National Insurance Contributions (NICs) are just as much a fact of life for growing businesses as taxes, and employers are under an equal obligation to calculate and pay them. The contributions count towards various Social Security benefits including retirement pensions, incapacity and widow's benefits and maternity allowances.

Each adult UK citizen has a National Insurance (NI) number. NI numbers consist of two letters, followed by six numbers, followed by one letter, A, B, C or D.

New joiners

NI will be detailed on a form P45. Each new employee should be asked for their NI number. If the employee does not produce a form P45 and has forgotten or cannot remember their NI number the employer should keep a record of their full name, date of birth, sex and address. If there is no P45, employees should complete a form P46 , and this should be sent to the Tax Office. The employee's NI number will be traced automatically and the employer will be notified of it on form CA6855.

NI classes

There are four different classes of NICs and it is important to know which one is applicable for each employee.

Class 1 is paid by employees (primary contributions) and employers (secondary contributions), Classes 2 and 4 by the self-employed, and Class 3 by anyone wishing to make up payments to meet the requirements for receiving associated state benefits.

Most contributions should fall under class 1. Employees pay 11% on earnings between the Primary Threshold and the Upper earnings limit while employers pay 12.8% secondary class 1 rate on earnings above the secondary threshold. As an employer you have to pay contributions on all your employee's earnings above the Lower Earnings Threshold (LET), for employees aged 16 but below the state retirement age.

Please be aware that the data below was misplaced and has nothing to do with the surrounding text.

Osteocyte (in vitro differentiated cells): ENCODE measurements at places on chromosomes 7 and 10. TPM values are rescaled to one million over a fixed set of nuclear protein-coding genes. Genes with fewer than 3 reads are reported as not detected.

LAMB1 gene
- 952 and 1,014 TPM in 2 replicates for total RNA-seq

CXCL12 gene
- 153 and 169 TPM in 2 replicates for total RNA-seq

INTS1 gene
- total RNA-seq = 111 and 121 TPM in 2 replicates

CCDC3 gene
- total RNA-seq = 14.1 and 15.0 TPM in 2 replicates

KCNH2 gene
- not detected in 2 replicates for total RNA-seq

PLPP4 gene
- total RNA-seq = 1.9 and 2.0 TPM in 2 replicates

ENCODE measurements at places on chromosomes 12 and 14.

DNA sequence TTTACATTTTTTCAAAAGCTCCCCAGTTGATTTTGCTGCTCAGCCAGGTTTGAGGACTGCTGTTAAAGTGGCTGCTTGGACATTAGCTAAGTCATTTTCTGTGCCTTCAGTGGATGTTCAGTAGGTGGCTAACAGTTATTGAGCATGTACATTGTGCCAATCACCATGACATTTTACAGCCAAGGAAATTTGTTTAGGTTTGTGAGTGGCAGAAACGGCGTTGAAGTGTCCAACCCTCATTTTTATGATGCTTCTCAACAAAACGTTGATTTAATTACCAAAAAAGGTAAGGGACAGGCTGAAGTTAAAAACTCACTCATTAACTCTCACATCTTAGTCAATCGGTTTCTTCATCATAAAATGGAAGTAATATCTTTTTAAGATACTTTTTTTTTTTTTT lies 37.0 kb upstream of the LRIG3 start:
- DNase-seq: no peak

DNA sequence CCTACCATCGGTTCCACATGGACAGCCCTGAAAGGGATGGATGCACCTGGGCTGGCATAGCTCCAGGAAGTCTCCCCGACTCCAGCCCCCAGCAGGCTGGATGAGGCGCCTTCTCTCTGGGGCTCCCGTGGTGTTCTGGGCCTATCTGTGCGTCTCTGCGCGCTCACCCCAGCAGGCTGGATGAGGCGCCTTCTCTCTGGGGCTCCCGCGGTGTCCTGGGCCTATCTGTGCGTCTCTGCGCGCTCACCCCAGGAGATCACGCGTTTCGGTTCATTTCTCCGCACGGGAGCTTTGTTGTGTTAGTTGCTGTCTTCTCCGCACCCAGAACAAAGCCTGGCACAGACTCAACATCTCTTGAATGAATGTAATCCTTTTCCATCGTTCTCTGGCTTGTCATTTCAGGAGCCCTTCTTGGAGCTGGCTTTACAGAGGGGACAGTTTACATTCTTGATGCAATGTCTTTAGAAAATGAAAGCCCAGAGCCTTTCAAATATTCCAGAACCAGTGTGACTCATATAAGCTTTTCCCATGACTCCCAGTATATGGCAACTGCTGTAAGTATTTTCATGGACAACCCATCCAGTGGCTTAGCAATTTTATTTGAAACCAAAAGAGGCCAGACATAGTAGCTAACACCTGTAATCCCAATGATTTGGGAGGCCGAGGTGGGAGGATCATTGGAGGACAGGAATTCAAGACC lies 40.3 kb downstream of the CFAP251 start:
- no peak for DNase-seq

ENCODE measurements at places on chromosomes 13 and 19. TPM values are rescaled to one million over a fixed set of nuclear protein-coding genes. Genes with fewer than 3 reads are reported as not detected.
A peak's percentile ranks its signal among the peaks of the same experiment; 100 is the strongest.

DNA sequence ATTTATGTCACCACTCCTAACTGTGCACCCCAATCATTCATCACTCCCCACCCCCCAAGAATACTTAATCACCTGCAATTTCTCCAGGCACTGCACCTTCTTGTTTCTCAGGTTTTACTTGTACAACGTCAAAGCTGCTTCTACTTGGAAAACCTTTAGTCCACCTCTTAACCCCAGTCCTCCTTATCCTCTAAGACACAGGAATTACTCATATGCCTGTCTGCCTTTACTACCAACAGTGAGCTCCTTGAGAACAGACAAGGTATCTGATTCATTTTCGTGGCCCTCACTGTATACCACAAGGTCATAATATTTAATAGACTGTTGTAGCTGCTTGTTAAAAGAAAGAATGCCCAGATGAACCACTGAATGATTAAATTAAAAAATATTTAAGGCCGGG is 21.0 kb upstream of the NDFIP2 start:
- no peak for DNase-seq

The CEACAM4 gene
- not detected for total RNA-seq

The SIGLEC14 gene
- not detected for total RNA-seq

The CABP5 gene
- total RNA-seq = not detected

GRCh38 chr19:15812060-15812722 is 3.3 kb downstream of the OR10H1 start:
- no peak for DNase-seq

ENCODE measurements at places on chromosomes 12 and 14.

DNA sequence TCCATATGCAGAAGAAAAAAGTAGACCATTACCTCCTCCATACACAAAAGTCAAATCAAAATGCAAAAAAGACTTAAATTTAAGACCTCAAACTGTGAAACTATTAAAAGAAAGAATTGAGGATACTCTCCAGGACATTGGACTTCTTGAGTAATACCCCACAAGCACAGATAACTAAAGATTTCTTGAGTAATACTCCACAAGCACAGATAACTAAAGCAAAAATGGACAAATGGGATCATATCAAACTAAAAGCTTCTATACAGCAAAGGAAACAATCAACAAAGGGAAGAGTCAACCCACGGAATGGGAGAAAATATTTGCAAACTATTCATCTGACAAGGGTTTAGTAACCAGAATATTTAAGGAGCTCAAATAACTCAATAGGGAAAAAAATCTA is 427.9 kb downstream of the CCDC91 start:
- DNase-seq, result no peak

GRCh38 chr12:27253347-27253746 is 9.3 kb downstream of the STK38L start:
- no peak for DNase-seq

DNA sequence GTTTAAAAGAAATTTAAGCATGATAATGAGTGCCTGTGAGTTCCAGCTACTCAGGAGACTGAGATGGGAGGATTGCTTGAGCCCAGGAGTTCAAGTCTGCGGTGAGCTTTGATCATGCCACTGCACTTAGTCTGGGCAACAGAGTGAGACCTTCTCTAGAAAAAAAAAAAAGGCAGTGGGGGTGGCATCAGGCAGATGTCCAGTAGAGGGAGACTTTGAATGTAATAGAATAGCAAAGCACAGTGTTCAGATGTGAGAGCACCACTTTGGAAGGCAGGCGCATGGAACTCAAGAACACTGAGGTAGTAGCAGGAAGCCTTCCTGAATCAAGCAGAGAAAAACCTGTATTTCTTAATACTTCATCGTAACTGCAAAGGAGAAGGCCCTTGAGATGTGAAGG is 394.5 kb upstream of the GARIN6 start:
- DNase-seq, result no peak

NICs have to be worked out on a payment-by-payment basis. The contributions are calculated as a percentage of an employee's gross pay above the LET, based on the interval which the payment covers. Payment of NICs are made along with income tax to the Inland Revenue accounts office. This must be done by the 19th of the month following the month of deduction from the salary.

Gross pay is the employee's pay before any deductions. It includes for example:

  • salaries/wages
  • overtime
  • allowances
  • bonus payments
  • commission

Calculating and paying NICs can be a significant challenge. HM Revenue & Customs supplies an Employer's Pack, which explains PAYE and NI. Included in this are tables to help calculate NIC's for both weekly and monthly paid employees. It is possible to outsource the task to a bureau company, however, be aware of the costs and commissions this will involve.

Alternatively employers can use an appropriate computer package, or design their own system that manages these obligations.